I’m looking for people to invite to one or more brainstorm sessions to help figure out how we might use tech to recruit and commit the numbers needed for the nonviolent civil resistance, hence morally courageous, strategies first pioneered by Gandhi and later by King et al) to succeed. Here’s why: (One minute read:)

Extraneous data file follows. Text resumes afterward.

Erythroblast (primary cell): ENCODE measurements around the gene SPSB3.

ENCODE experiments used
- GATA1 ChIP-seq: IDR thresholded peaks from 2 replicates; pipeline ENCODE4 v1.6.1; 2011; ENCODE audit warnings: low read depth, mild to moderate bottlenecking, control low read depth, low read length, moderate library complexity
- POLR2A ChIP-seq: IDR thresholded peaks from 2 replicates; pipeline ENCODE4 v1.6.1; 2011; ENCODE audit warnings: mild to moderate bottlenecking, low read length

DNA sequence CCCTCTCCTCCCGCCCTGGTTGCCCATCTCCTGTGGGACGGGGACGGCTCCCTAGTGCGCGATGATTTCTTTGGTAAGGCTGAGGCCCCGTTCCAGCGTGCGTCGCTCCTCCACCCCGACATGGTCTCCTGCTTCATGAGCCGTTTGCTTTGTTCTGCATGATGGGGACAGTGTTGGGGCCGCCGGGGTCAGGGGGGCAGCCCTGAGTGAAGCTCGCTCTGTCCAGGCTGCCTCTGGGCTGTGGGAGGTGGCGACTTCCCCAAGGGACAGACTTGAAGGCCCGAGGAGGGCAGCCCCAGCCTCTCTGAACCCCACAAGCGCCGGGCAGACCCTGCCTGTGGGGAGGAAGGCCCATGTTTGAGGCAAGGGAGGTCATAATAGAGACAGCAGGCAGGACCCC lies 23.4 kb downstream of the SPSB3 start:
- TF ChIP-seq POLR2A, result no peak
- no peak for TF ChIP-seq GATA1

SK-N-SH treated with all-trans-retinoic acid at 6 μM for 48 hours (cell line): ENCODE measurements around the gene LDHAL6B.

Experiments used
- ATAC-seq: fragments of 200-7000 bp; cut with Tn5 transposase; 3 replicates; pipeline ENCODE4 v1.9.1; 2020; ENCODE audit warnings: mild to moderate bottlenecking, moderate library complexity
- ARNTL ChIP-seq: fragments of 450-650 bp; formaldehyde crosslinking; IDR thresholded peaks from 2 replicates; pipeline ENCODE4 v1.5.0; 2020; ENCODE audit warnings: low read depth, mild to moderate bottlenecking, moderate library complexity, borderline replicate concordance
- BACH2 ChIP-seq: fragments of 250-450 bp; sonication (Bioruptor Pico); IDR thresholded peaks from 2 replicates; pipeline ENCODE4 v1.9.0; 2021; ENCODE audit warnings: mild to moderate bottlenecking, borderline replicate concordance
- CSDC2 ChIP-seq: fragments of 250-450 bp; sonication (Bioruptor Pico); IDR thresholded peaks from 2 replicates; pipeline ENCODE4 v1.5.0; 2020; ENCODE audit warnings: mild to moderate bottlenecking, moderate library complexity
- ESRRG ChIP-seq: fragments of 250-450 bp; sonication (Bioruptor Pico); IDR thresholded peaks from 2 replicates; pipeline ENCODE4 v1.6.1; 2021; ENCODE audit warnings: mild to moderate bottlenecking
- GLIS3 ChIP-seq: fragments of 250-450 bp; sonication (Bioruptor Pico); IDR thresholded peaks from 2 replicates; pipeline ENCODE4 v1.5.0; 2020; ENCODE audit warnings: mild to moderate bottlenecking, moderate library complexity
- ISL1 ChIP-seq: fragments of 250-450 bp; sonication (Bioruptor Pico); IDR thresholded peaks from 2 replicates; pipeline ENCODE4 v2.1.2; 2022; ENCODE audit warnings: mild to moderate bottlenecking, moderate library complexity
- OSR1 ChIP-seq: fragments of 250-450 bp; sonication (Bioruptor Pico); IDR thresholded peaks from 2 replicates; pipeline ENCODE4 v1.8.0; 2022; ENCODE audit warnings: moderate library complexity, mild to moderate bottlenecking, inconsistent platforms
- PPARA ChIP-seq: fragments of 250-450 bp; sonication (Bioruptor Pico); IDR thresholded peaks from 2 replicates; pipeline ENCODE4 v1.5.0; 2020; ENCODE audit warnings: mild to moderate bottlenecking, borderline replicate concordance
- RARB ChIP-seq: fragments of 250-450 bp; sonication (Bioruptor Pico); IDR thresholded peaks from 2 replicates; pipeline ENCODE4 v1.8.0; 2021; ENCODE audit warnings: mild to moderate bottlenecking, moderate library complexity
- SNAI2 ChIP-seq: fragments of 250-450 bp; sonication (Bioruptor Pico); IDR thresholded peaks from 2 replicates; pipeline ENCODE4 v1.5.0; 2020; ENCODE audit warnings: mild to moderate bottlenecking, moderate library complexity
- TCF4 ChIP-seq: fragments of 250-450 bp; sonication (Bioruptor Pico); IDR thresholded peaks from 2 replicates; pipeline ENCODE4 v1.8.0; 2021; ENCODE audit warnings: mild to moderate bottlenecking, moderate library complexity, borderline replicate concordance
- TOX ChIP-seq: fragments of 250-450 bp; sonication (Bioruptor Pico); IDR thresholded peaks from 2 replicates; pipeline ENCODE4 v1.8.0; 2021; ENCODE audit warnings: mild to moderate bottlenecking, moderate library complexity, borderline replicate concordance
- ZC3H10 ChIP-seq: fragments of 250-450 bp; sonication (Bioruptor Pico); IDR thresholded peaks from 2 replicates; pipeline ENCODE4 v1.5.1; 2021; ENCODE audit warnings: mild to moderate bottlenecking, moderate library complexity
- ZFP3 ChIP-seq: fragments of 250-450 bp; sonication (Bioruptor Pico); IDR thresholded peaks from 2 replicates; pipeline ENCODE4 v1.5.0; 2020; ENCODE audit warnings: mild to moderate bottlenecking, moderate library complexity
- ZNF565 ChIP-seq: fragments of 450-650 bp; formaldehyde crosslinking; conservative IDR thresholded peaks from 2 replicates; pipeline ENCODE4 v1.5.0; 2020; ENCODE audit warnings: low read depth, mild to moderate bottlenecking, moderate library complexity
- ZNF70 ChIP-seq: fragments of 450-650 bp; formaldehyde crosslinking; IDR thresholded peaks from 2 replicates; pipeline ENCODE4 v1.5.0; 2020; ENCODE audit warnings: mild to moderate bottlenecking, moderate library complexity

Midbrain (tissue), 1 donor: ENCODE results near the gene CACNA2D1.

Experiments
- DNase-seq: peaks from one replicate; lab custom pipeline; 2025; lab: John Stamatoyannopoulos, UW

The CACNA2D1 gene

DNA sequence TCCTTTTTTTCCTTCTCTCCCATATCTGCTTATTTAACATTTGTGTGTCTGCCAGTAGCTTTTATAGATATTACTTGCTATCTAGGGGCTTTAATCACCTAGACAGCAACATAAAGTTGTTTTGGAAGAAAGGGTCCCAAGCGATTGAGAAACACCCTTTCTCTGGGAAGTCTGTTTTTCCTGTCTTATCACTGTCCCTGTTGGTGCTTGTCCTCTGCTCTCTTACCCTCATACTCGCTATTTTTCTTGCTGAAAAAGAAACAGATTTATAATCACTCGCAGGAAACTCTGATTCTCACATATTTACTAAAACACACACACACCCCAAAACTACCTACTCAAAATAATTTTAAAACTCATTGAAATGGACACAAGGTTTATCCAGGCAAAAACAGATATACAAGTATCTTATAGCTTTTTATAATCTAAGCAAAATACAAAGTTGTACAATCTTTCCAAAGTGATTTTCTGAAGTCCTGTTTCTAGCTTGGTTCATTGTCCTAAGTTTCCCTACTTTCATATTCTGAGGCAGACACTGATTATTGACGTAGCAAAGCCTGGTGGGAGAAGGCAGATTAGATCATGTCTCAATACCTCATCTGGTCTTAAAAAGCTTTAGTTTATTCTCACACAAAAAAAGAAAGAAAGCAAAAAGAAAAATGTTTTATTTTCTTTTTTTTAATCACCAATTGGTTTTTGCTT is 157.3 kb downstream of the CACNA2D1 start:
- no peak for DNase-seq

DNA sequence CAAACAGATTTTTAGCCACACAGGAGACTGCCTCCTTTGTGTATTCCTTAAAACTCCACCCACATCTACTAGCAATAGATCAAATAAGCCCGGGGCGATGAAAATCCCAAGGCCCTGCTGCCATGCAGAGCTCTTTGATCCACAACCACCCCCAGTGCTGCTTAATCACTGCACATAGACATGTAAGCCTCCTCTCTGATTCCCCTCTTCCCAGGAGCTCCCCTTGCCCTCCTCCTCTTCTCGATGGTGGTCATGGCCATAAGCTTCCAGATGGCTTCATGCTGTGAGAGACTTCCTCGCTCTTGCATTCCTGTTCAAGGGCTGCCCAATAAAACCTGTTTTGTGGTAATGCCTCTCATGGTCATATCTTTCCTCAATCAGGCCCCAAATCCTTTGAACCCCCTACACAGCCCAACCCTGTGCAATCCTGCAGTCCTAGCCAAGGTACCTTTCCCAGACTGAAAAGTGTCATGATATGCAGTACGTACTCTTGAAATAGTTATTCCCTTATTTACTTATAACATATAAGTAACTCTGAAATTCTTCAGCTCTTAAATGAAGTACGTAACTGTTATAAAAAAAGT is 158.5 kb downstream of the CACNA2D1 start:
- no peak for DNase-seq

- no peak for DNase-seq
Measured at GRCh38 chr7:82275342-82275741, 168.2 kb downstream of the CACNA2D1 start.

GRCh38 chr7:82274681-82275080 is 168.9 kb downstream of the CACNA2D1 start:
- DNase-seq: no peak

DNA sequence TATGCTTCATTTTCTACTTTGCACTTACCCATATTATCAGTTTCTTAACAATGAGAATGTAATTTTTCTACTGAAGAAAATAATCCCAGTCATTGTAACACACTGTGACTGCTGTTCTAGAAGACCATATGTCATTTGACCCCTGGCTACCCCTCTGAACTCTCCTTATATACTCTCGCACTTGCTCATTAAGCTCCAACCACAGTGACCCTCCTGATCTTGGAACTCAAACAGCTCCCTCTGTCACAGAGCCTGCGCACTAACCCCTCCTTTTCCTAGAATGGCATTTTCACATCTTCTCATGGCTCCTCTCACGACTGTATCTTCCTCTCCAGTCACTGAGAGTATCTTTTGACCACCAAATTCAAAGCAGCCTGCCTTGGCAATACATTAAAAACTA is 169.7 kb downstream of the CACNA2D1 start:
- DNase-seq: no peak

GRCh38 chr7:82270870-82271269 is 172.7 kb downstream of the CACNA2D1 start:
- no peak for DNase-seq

Historically, as the research of Chenoweth, Zunes, et al have clearly shown (https://bit.ly/echenoweth), the strategy of nonviolent civil resistance (NVCR) has been twice as effective as violent strategies for virtually all major advances in the battles for human rights, labor rights, civil rights, preventing or stopping wars, overthrowing fascist governments, preventing fascist coups, etc for the past 125 years. While electoral strategy (voting) has also been essential, electoral strategy itself has almost always been insufficient (see e.g. how we really passed all the NewDeal legislation). Moreover, the research shows that only 3.5% of the general public has to be mobilized for NVCR strategies to achieve such system-changing successes, often as little as 2-2.5%. So in the little time we have left to save what is savable of Mother Nature and democracy, and to rapidly reverse our grotesque level of wealth inequality, to end corporatocracy, etc., the key question is how can we use technology to enable nonviolent civil resistance-based campaigns to recruit and commit this 2.5-3.5% of the general public to volunteer for the truly morally courageous actions such as sitins, strikes, nonviolent direct actions, harmful-tech turnoffs (eg National FaceBook Turnoff week/month) necessary to win the most important battles of “this most critical moment in the history of our species” (Carl Sagan), in other words, morally courageous nonviolent actions well beyond petitioning, p2p texting, emailing and calling MOCs, voting (of course still essential, but totally insufficient), non-generous donating, etc.? And if we succeed, since this is the tool that would make all the most urgent and important system changes possible, might this new tool be the highest best ethical use of technology?